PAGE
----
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Pasta with Tomato, Bacon & Hot Pepper: $20 at Babbo, $3.50 at Your House

121Bucatini all’Amatriciana is one of my all-time favorite dishes. Like, “last-meal” favorite. It’s simple — pasta with tomatoes, onions, bacon & hot pepper — yet so full of flavor. How could it not be with that ingredients list?! And the best part, it’s a sophisticated meal that comes quick and cheap.

I first tried Bucatini all’Amatriciana at a high-end Italian restaurant here in the States. It’s a regular offering at Mario Batali restaurants. Even Iron Chef Cat Cora has a version (thanks for sharing, Elizabeth!). Though this dish is favorite of celebrity chefs and a staple at the fanciest Italian restaurants, it’s actually a humble dish that comes via casual trattorias in Rome. And it’s those roots, as a favorite in modest, affordable Roman eateries, that make Bucatini all’Amatriciana an easy meal to bring into your home kitchen.

Here’s an approximate cost breakdown of this fabulous 30-minute meal:

$2.00 Bucatini, 1 lb
$5.50 Pancetta, 1/2 lb (this is even less expensive if you substitute regular bacon; only do this if you must)
$1.00 Fresh hot peppers
$3.50 High quality (e.g., San Marzano) canned tomatoes
$1.00 Large red onion
$0.50 Head of garlic (you won’t use the whole thing)
$5.00 Pecorino (you’ll only use a fraction of this, I estimated $0.75 worth)

You’ll also need some olive oil, salt and pepper, which you probably have on hand. Now, add that up, divide by 4 and check it out: $3.50 per person. If you share with six people (totally possible with a 1lb of pasta, depending on what else you serve), and your’e at $2.40 per person.

Hello! This is a pasta so scrumptious that some restaurants dish it out for $20 a plate!!

You’ll notice that my recipe calls for fresh hot peppers. While I may not be a celebrity chef, this is my secret and it is key (albeit a tiny bit more expensive than hot pepper flakes). I’ve made this dish a million times, with everything from the usual pepper flakes, to jalapenos, to hard-to-find heirloom hot peppers and I’ve come to conclusion that habaneros are your best bet of the more accessible peppers.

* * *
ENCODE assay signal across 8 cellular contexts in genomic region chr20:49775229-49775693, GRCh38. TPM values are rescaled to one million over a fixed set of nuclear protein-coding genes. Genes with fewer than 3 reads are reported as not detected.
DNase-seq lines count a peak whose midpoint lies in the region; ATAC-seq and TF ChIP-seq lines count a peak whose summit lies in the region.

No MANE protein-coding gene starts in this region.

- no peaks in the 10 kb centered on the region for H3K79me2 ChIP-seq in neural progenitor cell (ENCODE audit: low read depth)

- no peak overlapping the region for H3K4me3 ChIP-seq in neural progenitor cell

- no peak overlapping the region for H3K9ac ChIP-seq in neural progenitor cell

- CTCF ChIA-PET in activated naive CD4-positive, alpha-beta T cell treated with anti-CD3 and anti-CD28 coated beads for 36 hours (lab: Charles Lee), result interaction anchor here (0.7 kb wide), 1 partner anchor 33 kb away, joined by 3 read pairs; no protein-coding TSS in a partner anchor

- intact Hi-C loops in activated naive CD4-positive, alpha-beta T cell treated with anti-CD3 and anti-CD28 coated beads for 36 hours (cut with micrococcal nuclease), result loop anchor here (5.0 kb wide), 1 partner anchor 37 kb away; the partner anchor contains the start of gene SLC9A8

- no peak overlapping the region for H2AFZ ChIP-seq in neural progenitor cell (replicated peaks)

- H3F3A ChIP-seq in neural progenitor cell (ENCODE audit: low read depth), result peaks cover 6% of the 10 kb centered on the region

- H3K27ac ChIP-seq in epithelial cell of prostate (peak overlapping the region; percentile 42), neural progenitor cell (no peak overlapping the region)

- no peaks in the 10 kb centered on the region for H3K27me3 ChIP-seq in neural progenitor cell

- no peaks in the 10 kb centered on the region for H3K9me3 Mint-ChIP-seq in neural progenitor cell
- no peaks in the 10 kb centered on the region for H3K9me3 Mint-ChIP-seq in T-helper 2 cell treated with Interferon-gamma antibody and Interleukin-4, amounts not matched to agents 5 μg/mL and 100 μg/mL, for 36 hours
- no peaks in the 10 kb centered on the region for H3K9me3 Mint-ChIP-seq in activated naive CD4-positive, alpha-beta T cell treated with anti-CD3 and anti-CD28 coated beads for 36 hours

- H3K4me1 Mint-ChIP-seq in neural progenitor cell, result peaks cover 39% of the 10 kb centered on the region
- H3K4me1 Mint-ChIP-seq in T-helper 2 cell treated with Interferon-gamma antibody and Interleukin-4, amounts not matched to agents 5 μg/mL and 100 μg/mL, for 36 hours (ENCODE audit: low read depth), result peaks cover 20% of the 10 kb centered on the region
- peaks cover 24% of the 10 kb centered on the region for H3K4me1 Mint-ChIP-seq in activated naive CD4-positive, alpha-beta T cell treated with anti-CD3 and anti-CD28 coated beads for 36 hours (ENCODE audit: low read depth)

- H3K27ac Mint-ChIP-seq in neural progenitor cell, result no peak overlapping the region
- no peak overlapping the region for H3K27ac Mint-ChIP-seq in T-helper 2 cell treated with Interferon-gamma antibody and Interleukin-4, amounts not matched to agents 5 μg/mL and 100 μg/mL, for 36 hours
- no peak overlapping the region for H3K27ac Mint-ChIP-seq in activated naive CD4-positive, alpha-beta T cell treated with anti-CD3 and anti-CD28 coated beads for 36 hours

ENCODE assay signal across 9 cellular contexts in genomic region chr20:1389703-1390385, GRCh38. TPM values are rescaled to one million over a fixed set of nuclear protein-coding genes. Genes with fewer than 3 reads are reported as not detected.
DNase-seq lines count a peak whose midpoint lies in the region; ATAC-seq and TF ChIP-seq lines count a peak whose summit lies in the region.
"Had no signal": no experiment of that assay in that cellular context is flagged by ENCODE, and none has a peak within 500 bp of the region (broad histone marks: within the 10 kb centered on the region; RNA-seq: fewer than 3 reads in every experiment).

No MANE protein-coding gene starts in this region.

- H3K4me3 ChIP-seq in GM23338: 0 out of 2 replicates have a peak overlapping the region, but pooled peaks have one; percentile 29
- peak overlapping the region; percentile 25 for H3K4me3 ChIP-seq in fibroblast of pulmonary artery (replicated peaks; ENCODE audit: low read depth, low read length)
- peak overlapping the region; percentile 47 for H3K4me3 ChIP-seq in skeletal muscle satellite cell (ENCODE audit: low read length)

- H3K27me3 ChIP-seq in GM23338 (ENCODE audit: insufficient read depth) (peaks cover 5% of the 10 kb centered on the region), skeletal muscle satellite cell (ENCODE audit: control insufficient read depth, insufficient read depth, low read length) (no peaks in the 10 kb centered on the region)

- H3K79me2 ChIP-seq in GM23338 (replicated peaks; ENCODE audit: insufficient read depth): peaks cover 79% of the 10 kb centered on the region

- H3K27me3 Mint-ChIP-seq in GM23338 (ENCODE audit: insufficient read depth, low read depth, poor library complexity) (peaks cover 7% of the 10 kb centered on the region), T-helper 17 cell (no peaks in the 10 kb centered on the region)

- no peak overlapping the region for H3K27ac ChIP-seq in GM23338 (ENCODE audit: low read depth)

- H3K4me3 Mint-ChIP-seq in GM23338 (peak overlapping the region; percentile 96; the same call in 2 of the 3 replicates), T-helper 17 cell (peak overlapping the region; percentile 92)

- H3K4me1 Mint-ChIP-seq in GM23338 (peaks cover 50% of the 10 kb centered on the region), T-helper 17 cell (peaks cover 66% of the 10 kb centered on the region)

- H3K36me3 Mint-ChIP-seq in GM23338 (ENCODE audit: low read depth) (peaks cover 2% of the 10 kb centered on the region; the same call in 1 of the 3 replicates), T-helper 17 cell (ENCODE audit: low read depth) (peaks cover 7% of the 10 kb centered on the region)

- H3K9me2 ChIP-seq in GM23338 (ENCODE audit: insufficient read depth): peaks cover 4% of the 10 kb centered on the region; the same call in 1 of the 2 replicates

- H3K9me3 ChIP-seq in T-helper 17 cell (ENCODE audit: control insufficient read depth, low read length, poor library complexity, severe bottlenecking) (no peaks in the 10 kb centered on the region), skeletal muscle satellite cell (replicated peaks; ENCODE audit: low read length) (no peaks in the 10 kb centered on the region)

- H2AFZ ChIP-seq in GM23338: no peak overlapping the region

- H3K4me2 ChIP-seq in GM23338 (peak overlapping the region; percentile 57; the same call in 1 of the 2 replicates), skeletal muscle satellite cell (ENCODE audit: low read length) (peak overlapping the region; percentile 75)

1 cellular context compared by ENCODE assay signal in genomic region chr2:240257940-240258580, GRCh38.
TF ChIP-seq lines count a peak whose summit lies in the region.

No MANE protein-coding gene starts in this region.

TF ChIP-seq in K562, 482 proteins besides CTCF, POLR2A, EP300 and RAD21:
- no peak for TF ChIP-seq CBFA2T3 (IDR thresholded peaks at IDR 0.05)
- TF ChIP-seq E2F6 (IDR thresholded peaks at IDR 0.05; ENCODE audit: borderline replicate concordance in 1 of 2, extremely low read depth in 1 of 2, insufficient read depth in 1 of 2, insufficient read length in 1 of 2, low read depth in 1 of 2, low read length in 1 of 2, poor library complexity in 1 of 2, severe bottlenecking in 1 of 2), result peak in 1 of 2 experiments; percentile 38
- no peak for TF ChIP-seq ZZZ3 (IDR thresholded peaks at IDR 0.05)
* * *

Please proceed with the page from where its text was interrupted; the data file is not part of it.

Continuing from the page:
Don’t be scared of the habanero (or scotch bonnet, if that’s easier to find). If you very thoroughly seed and devein just one, the heat is totally manageable. And the slightly citrusy flavor that it will impart takes this dish to the next level. If you’re sharing with little ones sensitive to spicy food, stick with just 1/2 a pepper. It’ll still be worth it.

And, while we’re at it, though not as big a factor, I think that red onion makes a difference, too.

Give it a go and tell us what you think. Feel like you’re eating restaurant food? Does it even matter? Or it just too good to care?!

Bucatini all’Amatriciana

serves 4-6

Ingredients
1 lb bucatini (perciatelli or, if you can’t find either, spaghetti work well)
2 Tbs olive oil
1 extra large red onion, cut into 1/2”³ slices
2 cloves garlic, thinly sliced
1/2 lb pancetta (or guanciale or plain old bacon) cut 1/4”³ thick, diced
1-3 hot peppers, thinly sliced (or 1/2 1 1/2 tsp red pepper flakes)*
1 28-oz can high quality whole peeled tomatoes
1/2 cup grated Pecorino cheese, plus extra to top
salt and pepper

Directions
1. Put a large pot of salted water on medium-high heat (about 6 qts water to 2 tbs salt). Bring to a boil and cook pasta until al dente. Drain, saving about a mug full of cooking water. Set pasta and reserved cooking water aside.

2. Heat olive oil in a large skillet. Add onions and garlic. Sauté over medium heat until transparent.

3. Create a space in the middle of the skillet by pushing onions and garlic to the side. Spread the pancetta in the open space and cook until it starts to brown.

4. Mix together pancetta, onions and garlic, and add peppers. Keep sautéing until everything turns a nice golden brown color.

5. Add tomatoes to onion mixture, breaking each one up with your hands. When all of the tomatoes have been added, pour the sauce from the can into the skillet. Add salt and pepper to taste (don’t be shy with the salt). Cook for about 15 minutes, until sauce thickens and all the flavors pull together. This is not meant to be a heavy sauce, rather it should give a nice coating to the pasta.

6. Toss pasta in the skillet with sauce over low-medium heat. Add cheese, an extra drizzle of olive oil and as much cooking water as you need to extend the sauce so that it coats all of the pasta. Keep tossing until all of the pasta is well dressed and heated throughout. Taste and adjust seasoning to get it just right—you may want to add more olive oil, cheese, salt and/or pepper. Enjoy!

*Note: The amount of pepper you use and whether you seed and de-vein the fresh ones depends on how spicy you like your food. Also, the type of pepper you use will impact the taste of your sauce, so play around. I’ve used everything from red jalapenos to (fewer) scotch bonnets.

*Photo by Scott Partee, used under Creative Commons license

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